Teaching, Learning & Technology
Sharing best practices from faculty around the world who are using technology to transform teaching and learning.

What's behind the HP Catalyst Initiative

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On the eve of the 2012 HP Catalyst Summit, I am thinking about the HP Catalyst Initiative, the future of STEM(+) education, and a few personal thoughts…


This week I have the pleasure of hosting my 9th international education technology summit, where HP grant recipients around the world gather to share and learn from one another. This year, more than 120 educators from 15 countries will be joining us in Beijing, China for the 2012 HP Catalyst Summit. As always, I look forward to seeing everyone.


I can’t help but take a moment and reflect on what brought me to this work, and how it influenced the design of the HP Catalyst Initiative. It has been a marvelous journey that began with my R&D, product development, and manufacturing engineering career at HP. I came straight out of my undergraduate years in engineering to HP, and only then discovered what engineers REALLY do. I was thrilled to have a good paying job that was fascinating and fun – but I was struck by the fact that the design work in front of me bore no resemblance to the problem sets I worked so hard on.


So when I visited local schools or talked to teachers about science and engineering, I was quick to point out the importance of collaboration and creativity, as these combined with my technical training to provide me the toolset I needed to create. I was (and continue to be) driven by the hope that no student would graduate without a true glimpse of how the things they study can contribute to making the world a better place. Inspired by the educators I was meeting, I returned to Stanford, but this time in the Stanford School of Education, in a graduate program called Learning, Design, and Technology.


The HP Catalyst Initiative continues in this same vein, enabling educators to explore what STEM(+) learning and teaching can (and should) be, and how technology combined with great pedagogy can enable exciting, relevant, and collaborative learning experiences with an international perspective that mirrors the real world of STEM(+) professionals.


This is what I describe in the short (2min) introduction to the HP Catalyst Initiative. I invite you to join me on this journey of changing the conversation about “STEM” education…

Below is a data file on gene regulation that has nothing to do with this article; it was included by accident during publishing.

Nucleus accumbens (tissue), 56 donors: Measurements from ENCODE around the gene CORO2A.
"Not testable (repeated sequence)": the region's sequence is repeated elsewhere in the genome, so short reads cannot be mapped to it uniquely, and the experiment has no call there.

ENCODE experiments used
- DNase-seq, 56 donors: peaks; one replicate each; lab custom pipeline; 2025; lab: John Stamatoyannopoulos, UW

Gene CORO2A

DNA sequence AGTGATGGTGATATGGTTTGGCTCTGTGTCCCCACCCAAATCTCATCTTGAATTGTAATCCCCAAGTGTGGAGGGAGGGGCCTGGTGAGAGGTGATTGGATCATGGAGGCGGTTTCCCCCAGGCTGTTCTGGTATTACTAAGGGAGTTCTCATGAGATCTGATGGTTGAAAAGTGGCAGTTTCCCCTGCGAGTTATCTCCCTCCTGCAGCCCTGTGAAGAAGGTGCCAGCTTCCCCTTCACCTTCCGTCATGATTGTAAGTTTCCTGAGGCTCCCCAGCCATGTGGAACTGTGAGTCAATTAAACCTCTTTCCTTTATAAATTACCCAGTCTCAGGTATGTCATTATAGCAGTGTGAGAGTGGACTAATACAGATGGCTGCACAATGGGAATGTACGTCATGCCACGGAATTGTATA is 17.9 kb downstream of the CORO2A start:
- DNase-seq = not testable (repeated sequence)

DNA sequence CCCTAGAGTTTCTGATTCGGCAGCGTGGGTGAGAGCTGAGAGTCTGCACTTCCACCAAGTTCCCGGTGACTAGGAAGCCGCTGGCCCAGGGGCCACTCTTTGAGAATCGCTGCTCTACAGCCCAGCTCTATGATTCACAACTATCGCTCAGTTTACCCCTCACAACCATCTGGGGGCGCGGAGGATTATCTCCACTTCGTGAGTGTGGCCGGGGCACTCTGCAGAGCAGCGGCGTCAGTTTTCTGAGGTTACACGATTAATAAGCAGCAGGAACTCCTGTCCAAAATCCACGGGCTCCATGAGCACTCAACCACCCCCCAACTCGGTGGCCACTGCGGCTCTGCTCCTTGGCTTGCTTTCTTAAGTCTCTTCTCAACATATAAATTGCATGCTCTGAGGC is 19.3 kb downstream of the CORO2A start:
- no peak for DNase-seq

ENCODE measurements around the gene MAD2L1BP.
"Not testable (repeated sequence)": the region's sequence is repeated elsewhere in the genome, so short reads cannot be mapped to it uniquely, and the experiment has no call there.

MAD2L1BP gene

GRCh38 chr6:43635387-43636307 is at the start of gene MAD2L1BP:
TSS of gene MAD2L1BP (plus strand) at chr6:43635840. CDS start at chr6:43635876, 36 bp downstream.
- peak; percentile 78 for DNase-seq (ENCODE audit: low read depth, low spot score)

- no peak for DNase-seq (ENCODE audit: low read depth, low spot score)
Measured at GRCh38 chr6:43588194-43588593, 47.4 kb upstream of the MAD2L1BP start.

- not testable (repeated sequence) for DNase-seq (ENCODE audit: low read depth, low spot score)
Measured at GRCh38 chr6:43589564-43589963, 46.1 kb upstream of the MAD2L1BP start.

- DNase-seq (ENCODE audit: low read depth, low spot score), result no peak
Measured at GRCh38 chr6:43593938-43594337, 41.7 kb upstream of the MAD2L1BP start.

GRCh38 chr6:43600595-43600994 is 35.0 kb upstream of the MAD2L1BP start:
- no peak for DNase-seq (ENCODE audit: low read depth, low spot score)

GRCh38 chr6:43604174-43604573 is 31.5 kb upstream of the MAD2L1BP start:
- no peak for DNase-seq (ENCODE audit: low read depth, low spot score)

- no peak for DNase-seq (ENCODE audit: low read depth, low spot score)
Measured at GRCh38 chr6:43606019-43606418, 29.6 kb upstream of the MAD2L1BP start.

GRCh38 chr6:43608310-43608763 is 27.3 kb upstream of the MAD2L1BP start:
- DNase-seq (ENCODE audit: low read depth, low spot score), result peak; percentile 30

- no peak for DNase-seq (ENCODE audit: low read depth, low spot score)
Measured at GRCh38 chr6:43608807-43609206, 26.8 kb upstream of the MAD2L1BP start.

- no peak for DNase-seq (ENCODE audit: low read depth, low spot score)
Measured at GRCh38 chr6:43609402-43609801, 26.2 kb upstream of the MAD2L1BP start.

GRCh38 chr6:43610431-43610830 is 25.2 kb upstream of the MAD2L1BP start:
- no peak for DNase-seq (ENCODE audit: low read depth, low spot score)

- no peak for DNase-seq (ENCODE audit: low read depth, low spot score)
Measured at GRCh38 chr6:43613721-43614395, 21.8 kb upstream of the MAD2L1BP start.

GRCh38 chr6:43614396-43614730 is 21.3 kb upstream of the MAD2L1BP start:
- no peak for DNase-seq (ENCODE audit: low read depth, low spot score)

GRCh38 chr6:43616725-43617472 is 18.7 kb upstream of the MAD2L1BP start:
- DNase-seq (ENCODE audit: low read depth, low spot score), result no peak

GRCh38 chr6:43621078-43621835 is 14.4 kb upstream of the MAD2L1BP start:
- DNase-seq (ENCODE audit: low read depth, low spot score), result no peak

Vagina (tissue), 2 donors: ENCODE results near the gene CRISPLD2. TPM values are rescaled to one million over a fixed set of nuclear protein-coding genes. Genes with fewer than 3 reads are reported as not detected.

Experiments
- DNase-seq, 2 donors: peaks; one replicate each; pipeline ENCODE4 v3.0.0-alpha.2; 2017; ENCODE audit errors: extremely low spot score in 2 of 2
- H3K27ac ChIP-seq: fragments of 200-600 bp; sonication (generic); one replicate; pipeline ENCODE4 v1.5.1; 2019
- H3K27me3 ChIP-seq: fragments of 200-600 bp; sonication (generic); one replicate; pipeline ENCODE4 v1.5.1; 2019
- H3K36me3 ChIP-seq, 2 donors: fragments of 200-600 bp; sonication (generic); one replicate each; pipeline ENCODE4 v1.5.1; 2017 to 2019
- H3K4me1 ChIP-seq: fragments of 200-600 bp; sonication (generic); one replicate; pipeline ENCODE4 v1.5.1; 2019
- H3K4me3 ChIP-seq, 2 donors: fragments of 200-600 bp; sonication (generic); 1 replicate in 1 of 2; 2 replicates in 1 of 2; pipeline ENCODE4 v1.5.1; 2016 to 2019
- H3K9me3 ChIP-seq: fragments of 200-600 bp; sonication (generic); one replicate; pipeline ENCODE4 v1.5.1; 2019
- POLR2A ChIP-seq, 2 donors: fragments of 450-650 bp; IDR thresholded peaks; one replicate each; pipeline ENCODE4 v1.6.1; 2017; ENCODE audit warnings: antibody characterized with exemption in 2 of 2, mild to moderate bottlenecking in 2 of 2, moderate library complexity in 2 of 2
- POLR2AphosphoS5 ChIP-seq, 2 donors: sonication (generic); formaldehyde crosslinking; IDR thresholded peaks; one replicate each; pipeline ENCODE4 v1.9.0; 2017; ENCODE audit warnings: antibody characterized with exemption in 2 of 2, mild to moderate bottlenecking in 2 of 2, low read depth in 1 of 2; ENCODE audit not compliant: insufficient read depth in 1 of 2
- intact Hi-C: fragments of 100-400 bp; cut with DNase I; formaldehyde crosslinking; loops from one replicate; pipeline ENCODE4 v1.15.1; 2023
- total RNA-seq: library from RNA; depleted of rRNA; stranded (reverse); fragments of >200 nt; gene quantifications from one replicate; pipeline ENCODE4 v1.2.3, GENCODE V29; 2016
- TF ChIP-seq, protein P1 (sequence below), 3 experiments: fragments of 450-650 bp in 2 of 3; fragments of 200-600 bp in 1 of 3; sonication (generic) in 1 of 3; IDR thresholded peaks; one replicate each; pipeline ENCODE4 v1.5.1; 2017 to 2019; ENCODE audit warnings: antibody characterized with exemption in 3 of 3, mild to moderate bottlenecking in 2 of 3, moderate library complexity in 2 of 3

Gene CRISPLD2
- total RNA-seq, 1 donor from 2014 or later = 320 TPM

I also invite you to view some of excellent HP Catalyst projects online in the HP Catalyst Gallery. Feel free to "Like" your favorites, too!










Jim Vanides, B.S.M.E, M.Ed.
Education Program Manager
Sustainability & Social Innovation

Follow me on Twitter @jgvanides


LTO Tapes(anon) | ‎04-25-2012 01:55 PM

I really appreciate your wonderful knowledge and the time you put into educating the rest of us. I think the game should be more and more abundant, thank you.

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About the Author
Jim Vanides is responsible for the vision, strategy, design, and implementation of education technology innovation initiatives. His focus is...
About the Author(s)
  • A former K-12 district administrator and adjunct professor of communication, Elliott has won over 60 state and national awards in school public relations, is a past columnist for Electronic School, School Administrator and American School Boards Journal, and has been interviewed for many leading educational publications. Recently, Elliott helped developed models for personal learning, which in testing increased successful completion of algebra from 33% to 71% versus traditional classroom instruction. His work is featured by HP at www.hp.com/makeitmatter
  • I am part of the HP Calculator team, working on the HP Prime graphing calculator. I taught mathematics for 20 years and have extensive experience in the professional development of teachers of mathematics. My area of interest is mathematics education; specifically, how technology affects the teaching and learning of mathematics.
  • Jim Vanides is responsible for the vision, strategy, design, and implementation of education technology innovation initiatives. His focus is the effective use of technology to create powerful learning experiences that help students around the world succeed. He has been instrumental in launching over 1200 primary, secondary, and higher education projects in 41 countries, including the HP Catalyst Initiative - a 15-country network of 60+ education organizations exploring innovations in STEM(+) learning and teaching. In addition to his work at HP, Jim teaches an online course for Montana State University on the Science of Sound, a masters-level, conceptual physics course for teachers in grades 5 through 8. Jim’s past work at HP has included engineering design, engineering management, and program management in R&D, Manufacturing, and Business Development. He holds a BS in Engineering and a MA in Education, both from Stanford University.
  • Mike is a passionate education advocate dedicated to helping schools design, build and deliver solutions that solve the complex instructional challenges that face K12 leaders every day. Mike is interested in working with individuals and organizations that share the same level of commitment to improving Instructional outcomes with and through the use of technology

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